What we do:

Paleobiology is the study of the evolutionary and ecological history of life. In other words, we use fossils to develop and test biological hypotheses. The discipline typically involves more use of hypothesis-testing and analytical (quantitative) methods than traditional paleontology (the study of fossils), but it's just as much fun. Our facilities in this laboratory allow a wide range of paleontological, paleobiological, and biological research, although we usualy focus on invertebrate animals (especially snails and clams!).

On the field and fossil side, we have a range of field equipment (rock hammers, chisels, and other fun tools requiring hard hats and eye protection!) and cabinets to store the fossils we collect. (Check here for pictures of past fieldtrips!) We also borrow specimens from The Field Museum in nearby Chicago and our own amazing Jurica-Suchy Nature Museum.

On the analytical side, our facilities are primarily focused on methods for measuring the traits of specimens. The lab functions primarily in two interrelated capacities.  The “input” capacity involves capturing digital images of specimens using specialized cameras, lenses, and filters. We also have a dissecting microscope to view specimens. When dealing with typically small fossils, these photographic techniques are called photomacrography, and many researchers here use the lab simply to acquire high resolution images of their specimens. We also have the ability to make high-definition movies and slow-motion video capture.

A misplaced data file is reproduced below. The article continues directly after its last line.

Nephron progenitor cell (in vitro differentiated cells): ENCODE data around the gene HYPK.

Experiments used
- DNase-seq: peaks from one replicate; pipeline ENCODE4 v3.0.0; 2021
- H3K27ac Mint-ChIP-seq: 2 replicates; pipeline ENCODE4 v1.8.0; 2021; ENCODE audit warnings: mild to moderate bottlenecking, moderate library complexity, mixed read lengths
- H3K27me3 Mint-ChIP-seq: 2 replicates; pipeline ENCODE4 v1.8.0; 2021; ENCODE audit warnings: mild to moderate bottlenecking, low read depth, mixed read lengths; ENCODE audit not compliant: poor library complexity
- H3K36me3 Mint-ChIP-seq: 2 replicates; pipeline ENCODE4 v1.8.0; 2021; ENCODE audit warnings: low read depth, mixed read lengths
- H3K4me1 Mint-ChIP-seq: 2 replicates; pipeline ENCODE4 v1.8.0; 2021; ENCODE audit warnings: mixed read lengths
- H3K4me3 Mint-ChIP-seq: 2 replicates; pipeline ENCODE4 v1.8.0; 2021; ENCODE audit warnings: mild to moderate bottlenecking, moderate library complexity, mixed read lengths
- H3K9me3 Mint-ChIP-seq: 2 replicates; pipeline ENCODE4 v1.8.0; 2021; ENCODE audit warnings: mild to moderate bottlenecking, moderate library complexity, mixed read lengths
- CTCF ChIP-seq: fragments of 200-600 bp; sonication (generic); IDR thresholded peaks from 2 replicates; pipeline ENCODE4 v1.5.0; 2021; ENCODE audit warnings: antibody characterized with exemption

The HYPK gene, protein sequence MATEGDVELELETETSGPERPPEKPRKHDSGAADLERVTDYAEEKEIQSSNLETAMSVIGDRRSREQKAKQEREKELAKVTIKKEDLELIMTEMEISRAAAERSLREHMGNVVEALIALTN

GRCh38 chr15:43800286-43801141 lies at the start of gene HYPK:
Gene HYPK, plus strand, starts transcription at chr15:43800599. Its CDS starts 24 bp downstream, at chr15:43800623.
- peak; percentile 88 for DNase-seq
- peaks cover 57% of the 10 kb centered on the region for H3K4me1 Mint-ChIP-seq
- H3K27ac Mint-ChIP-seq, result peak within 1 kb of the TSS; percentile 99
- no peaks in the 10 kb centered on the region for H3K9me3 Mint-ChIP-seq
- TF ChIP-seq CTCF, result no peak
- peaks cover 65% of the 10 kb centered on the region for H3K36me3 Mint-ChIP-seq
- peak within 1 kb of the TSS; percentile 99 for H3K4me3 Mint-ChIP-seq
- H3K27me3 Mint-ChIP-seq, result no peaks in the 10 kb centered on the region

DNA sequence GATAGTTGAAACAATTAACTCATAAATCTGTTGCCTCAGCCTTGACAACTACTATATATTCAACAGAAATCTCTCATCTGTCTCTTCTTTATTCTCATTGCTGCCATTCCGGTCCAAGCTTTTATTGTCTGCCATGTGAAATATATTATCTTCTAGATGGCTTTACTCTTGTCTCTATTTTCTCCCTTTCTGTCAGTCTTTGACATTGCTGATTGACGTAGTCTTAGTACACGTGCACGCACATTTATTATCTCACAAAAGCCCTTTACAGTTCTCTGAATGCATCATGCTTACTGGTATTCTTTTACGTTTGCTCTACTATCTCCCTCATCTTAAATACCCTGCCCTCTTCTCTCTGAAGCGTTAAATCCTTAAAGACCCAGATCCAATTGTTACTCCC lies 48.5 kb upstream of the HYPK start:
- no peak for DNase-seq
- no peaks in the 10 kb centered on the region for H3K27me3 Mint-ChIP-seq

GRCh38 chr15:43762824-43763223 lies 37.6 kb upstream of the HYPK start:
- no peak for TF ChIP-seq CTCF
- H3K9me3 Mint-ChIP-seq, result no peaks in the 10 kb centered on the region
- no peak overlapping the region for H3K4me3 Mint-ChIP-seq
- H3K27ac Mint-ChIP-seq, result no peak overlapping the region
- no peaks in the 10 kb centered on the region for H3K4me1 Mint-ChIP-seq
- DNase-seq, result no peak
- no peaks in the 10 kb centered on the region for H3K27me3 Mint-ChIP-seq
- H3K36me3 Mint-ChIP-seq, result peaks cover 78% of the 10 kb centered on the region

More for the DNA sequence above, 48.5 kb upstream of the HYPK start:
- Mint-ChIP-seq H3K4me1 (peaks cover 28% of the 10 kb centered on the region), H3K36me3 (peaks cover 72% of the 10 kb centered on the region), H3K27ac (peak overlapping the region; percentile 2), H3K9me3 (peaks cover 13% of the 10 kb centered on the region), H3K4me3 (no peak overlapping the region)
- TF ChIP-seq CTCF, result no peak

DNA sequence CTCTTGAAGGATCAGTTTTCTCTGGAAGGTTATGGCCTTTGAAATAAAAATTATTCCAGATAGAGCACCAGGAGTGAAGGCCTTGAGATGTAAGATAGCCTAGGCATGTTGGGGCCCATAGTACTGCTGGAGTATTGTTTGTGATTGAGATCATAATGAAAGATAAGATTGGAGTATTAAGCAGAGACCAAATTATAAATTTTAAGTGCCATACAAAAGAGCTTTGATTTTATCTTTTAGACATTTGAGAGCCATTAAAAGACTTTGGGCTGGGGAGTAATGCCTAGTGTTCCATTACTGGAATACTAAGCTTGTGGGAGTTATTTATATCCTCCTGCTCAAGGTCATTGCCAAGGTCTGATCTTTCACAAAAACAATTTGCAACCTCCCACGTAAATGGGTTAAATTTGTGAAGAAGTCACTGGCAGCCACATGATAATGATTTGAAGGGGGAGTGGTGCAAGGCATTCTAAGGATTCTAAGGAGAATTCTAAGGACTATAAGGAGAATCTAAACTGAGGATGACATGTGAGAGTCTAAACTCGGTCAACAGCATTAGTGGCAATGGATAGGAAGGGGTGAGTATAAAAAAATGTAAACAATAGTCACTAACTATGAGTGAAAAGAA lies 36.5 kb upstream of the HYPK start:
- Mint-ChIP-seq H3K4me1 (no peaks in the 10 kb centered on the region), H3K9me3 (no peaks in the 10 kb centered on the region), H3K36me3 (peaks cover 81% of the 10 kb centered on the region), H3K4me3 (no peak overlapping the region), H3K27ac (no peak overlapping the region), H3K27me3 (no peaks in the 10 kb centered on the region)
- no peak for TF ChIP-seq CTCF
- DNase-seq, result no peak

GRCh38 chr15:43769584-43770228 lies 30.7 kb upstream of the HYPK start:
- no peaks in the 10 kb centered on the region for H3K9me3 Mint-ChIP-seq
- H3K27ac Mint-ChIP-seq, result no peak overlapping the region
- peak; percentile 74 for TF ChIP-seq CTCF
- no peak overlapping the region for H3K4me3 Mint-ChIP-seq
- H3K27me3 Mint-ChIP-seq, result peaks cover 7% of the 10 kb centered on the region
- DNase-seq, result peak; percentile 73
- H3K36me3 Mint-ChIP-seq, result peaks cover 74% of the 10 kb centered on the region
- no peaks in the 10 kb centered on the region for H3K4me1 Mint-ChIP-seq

The “output” capacity involves measuring these images to extract data, a practice called morphometrics.  It is an amazingly general class of research.  For example, CAT scans conducted in medical centers rely on morphometrics procedures to visualize internal anatomy.  Morphometrics can also be used for more seemingly mundane procedures, such as figuring out how the shape of an animal has changed during a period of time.  For most paleobiological research, morphometrics involves measuring the length of various parts of organisms, and then using this data to draw conclusions about how organisms grow, how particular morphologies function, or to study the morphological evolution of fossil animals.

Where to find us:

We are located in room 107 of Birck Hall. Stop by anytime!

Click here to access tutorials and examples of student research using the DIMPL.

If you are interested in touring the lab or conducting research in the lab, please contact Dr. Phil Novack-Gottshall, pnovack-gottshall_at_ben.edu

The lab is equipped with the following equipment:


 Useful resources:



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PaleoDIMPL: Paleobiology & Digital Imaging, Morphometrics & Photomacrography Lab

Biological Sciences Department and College of Science

Biological Sciences and College of Science faculty

Benedictine U niversity